The State Government can finally reveal disgraced drug cheat Lance Armstrong was paid $1.5 million by the former Labor government to race in the 2009 Tour Down Under – the first of three lucrative TDU contracts kept hidden from the SA public for ten years.
Details of Armstrong’s contract – which also included two first-class return airfares, hotel accommodation and reimbursement for reasonable travel, food and other incidental expenses - are now able to be revealed, with its strict secrecy provisions expiring.
Treasurer Rob Lucas said he had promised, prior to the election, to release the full details of Armstrong’s confidential contract “as soon as legally possible” so South Australians could make up their own minds about Labor’s use of taxpayers’ money.
“Finally, we can reveal to South Australians what Labor MPs have been happily sitting-on for a decade – that they forked-out a staggering US $1 million (approx. AUD $1.5 million*) on behalf of taxpayers to an athlete who was subsequently exposed as the ringleader of the world’s most sophisticated doping program in sporting history,’’ said Mr Lucas.
“$1.5 million – that’s a whole lot of lycra.
“By anyone’s standards it’s an astonishing amount of money to pay one man for a six-day race, not to mention the extra sweeteners on the side - first-class airfares for two, hotel accommodation, meals and other incidentals.
“South Australians have a right to know this information. We tried to release it straight after the election but couldn’t legally under the terms of the contract, which explicitly prevented either party from publicly disclosing its details for ten years.
“And this is just the tip of the iceberg.
“Labor, led by former Premier Mike Rann, also entered into contracts with Mr Armstrong for the 2010 and 2011 Tour Down Under races, but unfortunately we’re prevented from releasing those details for another year and two respectively.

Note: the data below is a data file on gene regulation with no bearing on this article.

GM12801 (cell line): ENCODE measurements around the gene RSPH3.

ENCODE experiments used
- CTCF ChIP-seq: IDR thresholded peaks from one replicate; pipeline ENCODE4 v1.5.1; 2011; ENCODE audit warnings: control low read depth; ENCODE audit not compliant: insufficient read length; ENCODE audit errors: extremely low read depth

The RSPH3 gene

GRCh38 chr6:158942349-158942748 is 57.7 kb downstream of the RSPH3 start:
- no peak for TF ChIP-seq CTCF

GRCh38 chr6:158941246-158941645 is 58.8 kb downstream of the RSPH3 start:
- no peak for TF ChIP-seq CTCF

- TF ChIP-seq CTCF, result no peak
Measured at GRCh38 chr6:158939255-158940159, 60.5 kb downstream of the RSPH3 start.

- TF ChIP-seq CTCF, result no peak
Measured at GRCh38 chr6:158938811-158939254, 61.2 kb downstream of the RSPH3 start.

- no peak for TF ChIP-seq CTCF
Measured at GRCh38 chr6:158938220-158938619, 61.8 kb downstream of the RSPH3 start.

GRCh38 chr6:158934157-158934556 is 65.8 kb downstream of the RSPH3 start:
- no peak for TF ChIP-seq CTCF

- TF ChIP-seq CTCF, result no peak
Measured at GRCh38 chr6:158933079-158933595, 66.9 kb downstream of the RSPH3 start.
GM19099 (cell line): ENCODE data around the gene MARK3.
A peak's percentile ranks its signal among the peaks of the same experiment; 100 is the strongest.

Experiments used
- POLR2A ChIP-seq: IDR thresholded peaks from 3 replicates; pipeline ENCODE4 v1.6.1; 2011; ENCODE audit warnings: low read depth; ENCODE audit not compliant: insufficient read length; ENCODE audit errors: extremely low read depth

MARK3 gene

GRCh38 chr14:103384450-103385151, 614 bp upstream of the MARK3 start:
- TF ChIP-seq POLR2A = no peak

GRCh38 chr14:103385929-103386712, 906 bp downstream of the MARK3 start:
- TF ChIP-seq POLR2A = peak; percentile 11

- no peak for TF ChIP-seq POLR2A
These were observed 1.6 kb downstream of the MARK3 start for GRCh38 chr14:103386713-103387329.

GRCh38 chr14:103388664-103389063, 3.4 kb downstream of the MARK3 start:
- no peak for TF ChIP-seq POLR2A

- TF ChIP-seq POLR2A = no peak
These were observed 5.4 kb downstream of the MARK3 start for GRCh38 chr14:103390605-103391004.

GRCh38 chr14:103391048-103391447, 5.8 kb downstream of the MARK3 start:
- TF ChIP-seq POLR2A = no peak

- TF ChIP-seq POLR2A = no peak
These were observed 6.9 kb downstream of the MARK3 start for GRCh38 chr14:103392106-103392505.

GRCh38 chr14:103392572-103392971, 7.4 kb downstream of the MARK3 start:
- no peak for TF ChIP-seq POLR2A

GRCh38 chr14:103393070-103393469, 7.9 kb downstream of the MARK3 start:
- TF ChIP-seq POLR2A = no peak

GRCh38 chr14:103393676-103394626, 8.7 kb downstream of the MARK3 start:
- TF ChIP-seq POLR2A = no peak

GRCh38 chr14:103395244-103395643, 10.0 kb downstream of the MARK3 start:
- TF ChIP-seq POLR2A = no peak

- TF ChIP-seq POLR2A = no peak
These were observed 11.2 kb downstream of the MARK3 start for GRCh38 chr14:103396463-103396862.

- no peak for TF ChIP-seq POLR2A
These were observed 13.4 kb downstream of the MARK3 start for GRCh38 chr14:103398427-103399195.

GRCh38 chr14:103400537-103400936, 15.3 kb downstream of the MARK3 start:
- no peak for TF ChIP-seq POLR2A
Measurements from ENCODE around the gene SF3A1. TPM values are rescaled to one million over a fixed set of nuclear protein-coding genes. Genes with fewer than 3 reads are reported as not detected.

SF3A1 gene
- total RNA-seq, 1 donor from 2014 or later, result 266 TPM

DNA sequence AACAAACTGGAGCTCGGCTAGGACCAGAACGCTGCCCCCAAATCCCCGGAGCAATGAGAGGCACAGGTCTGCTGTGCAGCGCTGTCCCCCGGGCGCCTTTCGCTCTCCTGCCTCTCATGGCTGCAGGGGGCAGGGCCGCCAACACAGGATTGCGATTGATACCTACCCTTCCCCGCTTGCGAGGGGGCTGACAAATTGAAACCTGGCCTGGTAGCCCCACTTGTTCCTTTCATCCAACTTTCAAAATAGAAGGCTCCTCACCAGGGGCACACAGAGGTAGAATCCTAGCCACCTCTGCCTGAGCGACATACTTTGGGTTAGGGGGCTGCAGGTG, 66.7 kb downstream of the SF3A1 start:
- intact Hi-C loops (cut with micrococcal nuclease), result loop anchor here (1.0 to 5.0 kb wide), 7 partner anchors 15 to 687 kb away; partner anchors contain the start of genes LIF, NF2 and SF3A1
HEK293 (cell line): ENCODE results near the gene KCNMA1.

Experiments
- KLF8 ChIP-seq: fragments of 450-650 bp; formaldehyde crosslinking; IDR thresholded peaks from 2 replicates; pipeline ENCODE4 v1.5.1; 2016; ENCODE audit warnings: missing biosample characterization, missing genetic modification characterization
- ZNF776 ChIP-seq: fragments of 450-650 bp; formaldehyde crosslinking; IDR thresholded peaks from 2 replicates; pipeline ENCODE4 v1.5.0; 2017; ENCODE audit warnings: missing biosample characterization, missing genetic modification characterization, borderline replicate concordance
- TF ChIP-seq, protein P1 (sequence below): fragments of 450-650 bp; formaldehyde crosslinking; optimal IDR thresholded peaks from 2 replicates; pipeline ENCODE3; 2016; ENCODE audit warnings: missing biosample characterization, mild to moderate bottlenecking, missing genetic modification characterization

“It should be noted that the 2009 and 2010 contracts were all part of Labor’s pre-election build-up for the March 2010 election.”
Mr Lucas said, curiously, there had been no provision in the 2009 agreement for a ‘termination of contract’ should Armstrong bring the Tour Down Under into material disrepute.
This was despite persistent doping allegations against the 7-time Tour De France winner, and his 2009 TDU return to pro cycling triggering fresh claims about his cheating, which ultimately led to the US Anti-Doping Agency investigation and his downfall.
“The Labor Party should also explain why there doesn’t appear to have been any attempt to recover any part of this extraordinary amount of money since Mr Armstrong was finally exposed as a drug cheat,” Mr Lucas said.
Mr Lucas said he had personally insisted upon the inclusion of specific public disclosure clauses in industry assistance contracts signed under the Marshall Government.
“While we accept there will always be times we need to keep certain aspects of commercial arrangements confidential, I have ensured that in industry assistance contracts – including the former government’s Future Jobs Fund grants which I’ve honoured and the investment we made in Mitsubishi through the Economic and Business Growth Fund – that we ensure those details can be made public.”
Details of Armstrong’s 2010 contract can be released on March 31, next year.
*Based on the USD exchange rates at the time of payment in late2008/early 2009